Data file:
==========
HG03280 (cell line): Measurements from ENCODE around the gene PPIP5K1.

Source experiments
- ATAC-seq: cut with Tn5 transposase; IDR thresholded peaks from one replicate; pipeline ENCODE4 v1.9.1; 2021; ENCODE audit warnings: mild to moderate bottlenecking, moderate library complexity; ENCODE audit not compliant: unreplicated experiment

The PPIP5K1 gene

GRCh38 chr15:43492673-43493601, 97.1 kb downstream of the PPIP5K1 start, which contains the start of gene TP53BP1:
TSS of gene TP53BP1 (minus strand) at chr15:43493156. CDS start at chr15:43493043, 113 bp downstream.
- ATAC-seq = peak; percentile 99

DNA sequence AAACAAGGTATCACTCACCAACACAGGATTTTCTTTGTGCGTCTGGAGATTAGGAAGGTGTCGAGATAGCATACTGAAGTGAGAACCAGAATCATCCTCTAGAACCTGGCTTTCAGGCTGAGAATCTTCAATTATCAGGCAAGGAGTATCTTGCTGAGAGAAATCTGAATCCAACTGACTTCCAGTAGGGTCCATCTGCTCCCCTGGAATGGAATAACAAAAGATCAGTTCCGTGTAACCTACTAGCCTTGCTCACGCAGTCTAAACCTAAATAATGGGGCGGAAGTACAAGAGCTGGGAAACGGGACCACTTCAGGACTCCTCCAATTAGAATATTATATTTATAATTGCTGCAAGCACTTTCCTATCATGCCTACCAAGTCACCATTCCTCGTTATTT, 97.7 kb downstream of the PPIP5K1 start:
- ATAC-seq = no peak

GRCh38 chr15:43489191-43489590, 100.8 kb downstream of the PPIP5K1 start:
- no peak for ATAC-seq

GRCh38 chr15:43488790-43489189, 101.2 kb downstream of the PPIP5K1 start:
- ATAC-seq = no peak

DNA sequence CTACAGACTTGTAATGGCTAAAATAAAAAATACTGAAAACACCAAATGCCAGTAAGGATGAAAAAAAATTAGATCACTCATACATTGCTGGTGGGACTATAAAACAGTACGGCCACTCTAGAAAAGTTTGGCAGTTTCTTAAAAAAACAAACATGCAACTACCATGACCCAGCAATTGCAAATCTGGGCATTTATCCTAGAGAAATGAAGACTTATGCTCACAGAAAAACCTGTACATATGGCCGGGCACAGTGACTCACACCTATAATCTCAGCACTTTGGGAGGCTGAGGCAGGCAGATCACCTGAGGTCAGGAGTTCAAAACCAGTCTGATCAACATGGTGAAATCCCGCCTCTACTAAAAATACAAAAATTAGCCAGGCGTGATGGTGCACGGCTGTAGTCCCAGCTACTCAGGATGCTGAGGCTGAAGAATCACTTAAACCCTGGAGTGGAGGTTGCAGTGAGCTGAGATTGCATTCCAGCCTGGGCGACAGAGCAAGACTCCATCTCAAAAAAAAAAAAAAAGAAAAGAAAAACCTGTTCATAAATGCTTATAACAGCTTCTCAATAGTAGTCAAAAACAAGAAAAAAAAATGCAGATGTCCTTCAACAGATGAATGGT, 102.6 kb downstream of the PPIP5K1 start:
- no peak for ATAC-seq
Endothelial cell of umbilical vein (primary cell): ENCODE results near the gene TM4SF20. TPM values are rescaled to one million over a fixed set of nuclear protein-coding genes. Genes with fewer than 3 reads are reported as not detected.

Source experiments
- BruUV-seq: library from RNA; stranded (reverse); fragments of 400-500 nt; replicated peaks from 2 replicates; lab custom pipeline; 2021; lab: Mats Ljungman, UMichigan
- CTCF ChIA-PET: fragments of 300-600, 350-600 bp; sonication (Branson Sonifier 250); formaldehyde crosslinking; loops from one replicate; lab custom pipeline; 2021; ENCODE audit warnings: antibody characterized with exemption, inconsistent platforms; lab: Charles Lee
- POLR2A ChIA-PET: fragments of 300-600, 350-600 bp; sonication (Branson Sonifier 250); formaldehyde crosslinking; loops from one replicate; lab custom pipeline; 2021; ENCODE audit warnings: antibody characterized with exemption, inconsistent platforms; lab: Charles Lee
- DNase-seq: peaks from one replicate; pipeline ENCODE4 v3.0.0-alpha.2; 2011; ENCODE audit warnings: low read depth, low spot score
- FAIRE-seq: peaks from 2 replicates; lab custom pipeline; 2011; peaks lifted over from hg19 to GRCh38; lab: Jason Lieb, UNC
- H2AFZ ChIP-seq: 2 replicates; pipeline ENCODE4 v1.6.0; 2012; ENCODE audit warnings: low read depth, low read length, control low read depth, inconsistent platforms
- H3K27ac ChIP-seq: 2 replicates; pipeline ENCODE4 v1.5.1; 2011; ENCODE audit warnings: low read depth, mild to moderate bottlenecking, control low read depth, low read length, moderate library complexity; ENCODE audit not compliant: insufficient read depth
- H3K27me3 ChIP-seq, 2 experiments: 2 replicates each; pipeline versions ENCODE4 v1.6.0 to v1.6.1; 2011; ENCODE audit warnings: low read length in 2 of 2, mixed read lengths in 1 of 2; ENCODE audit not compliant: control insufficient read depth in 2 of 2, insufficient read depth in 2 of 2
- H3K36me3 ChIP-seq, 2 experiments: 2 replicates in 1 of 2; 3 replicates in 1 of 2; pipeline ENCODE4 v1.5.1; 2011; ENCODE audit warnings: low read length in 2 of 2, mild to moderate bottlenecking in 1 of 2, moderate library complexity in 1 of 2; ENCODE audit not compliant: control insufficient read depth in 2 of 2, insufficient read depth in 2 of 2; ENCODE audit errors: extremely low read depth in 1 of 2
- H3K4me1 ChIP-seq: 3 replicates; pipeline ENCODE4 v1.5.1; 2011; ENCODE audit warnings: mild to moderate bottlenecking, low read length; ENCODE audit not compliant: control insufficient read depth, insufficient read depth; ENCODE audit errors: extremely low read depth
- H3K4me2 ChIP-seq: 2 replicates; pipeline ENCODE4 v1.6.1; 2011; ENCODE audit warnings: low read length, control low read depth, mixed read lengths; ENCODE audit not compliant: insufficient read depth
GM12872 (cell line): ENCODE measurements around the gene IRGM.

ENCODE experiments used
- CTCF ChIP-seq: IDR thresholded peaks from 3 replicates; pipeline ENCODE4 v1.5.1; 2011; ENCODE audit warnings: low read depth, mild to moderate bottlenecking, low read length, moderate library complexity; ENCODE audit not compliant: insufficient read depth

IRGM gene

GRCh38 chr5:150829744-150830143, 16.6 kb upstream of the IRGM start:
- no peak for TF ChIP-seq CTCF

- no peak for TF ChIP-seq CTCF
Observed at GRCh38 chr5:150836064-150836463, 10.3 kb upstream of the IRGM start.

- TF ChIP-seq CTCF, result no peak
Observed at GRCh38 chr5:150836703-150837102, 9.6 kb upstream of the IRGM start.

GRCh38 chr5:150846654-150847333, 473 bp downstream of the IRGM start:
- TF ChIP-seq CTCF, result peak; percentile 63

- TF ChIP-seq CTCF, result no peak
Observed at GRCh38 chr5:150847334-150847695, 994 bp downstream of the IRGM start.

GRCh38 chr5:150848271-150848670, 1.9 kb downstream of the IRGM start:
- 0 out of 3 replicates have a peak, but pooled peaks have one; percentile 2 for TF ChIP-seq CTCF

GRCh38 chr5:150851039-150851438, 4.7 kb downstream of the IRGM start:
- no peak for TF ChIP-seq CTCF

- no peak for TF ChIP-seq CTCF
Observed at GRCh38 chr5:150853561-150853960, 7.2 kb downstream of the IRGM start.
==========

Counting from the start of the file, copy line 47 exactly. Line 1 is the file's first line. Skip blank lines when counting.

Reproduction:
- no peak for TF ChIP-seq CTCF